On June 3, the Johnson City/Washington County Animal Control Board agreed to subdivide 1.4 acres of land from the new shelter site.
Citing a desire to construct a 10th fire station in Johnson City, City Manager Pete Peterson asked the Washington County/Johnson City Animal Control Board for a favor.
On June 3, at Peterson’s request, the ACB voted unanimously in favor of a motion that permitted subdividing a 1.4-acre portion of the 6.6-acre tract of land on North Roan Street that was purchased for the county’s new animal shelter.
While the motion effectively subdivided the property, its maker, board member and County Commissioner Pat Wolfe, also moved that the ACB retain ownership of the 1.4 acres until its use was determined.
In purchasing the property, the city acquired a $1.5 million loan to cover costs. Although Peterson’s request was not included on the agenda for the ACB’s regularly scheduled meeting, he said the bank responsible for that loan wanted to know which parts of that property were included in the deal.
“The reason I bring it before you today is that, as a part of the appraisal process to get the loan closed, the bank needs to know if that’s going to be part of the collateral on the loan or not,” he said.
In addition to providing the bank with specifics, Peterson said the 1.4 acres would serve as an ideal location for an additional fire station.
“This particular location, or general area, is ground zero for where the next fire station needs to be built in Johnson City,” he said. “That general area ... is a gap in our coverage, and ... somewhere in that general location is where we need to get a new fire station.”
Peterson added, however, that, even if the board approved the subdivision, construction on a new fire station would not begin for another four to five years.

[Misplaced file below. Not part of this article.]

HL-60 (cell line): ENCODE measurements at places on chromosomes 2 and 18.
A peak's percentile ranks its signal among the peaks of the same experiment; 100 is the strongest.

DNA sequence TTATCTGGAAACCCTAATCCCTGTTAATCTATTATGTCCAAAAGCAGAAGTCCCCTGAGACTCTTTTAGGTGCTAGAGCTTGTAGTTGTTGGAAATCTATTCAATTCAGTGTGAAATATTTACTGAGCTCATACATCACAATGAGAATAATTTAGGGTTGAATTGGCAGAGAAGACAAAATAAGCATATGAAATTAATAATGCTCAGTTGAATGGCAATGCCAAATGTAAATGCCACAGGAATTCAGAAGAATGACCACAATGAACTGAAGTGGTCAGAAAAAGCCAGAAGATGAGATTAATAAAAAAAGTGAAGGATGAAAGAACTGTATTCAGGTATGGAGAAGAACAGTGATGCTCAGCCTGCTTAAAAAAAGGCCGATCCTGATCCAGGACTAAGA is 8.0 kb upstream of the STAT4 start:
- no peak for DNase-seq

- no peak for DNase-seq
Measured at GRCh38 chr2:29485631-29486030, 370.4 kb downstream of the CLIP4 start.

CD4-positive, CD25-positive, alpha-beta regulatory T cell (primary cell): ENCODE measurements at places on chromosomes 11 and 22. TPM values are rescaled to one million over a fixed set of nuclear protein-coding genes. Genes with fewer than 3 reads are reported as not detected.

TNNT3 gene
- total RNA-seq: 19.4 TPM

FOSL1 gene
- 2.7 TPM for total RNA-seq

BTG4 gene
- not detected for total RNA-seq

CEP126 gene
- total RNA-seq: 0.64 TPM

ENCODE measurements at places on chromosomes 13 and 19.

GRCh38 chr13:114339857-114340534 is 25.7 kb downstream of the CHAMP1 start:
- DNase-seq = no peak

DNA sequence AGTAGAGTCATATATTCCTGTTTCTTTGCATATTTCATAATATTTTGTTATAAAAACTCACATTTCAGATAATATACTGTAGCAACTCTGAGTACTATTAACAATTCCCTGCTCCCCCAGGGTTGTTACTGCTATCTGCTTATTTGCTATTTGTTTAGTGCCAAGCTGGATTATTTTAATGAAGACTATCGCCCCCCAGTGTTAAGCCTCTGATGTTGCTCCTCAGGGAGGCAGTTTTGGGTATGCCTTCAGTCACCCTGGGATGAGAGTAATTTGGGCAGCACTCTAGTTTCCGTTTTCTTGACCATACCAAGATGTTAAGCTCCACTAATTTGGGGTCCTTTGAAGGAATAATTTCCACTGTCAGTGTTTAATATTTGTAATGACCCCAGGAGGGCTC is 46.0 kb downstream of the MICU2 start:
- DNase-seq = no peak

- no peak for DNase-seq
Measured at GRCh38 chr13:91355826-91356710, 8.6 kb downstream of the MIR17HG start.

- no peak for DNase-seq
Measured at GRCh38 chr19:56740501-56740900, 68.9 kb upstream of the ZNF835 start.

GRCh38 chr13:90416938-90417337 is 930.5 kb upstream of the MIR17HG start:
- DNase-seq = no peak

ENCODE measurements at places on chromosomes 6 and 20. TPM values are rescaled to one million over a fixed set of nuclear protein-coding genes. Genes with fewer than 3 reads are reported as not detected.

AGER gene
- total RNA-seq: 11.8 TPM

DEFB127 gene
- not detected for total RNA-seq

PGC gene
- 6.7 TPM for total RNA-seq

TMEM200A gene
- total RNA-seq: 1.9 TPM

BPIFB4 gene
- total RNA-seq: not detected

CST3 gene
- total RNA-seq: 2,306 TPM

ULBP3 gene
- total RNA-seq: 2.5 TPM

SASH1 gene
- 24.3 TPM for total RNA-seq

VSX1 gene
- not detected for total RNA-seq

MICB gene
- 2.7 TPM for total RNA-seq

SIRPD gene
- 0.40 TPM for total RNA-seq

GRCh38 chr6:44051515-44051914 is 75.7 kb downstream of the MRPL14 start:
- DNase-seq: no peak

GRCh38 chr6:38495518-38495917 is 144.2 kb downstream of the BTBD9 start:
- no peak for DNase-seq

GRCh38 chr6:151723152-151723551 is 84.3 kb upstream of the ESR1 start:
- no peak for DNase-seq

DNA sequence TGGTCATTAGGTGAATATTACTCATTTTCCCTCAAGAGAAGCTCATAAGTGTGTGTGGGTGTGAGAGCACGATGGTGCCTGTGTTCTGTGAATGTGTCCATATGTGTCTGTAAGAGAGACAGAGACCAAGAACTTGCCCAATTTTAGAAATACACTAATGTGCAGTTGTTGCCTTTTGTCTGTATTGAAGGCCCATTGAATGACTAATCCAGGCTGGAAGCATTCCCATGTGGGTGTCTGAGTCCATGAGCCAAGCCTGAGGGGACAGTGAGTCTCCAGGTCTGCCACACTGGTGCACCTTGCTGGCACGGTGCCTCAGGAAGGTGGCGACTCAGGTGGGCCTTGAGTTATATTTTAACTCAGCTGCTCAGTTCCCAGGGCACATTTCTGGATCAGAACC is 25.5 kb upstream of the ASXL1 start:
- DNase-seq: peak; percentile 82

When asked for details regarding a new fire station, Johnson City Fire Chief Mark Scott deferred those questions to the city’s community relations office. After that office was contacted, calls made to Scott’s office went unanswered.
Before approaching the ACB with the request for the subdivision, Peterson said he asked some of the city’s engineers to apply the specifics of Fire Station No. 9, located at 105 Carroll Creek Road, to the 1.4 acres “in an effort to make sure that, if this is blessed and moved forward, that a fire station would fit on there and it would work before we get into all that.”
After Peterson made his request, board member and Johnson City Mayor Ralph Van Brocklin asked if excluding the 1.4 acres would jeopardize the likelihood of receiving the loan.
“They have said no,” Peterson said. “Obviously it’s going to depend on what the appraisal come back. The appraisal will be based on the value of the land as well as the value of the building that’s going to be constructed.
Peterson added that he believed the loan would remain secured because of the acquisition of an estimated construction cost from the shelter’s contractor, J.A. Street and Associates.
“Now that we know we’ve got a hard price from Street of $2.6 (million), and the value on the tax rolls today of the entire tract is $976,000, I would think we’re going to be more than safe on a $1 1/2 million loan,” Peterson said.
Before making his motion, Wolfe said that the board had previously discussed options for using that area of the property, which would not be used by the animal shelter.
“I think we talked about future possibilities for this up here anyway as long as we have what we needed to buy it for the site,” Wolfe said. “I’d be willing to move that we exclude this from the collateral, as long as it did not hamper the flow of the loan and the flow of the project, but retain ownership at this time.”
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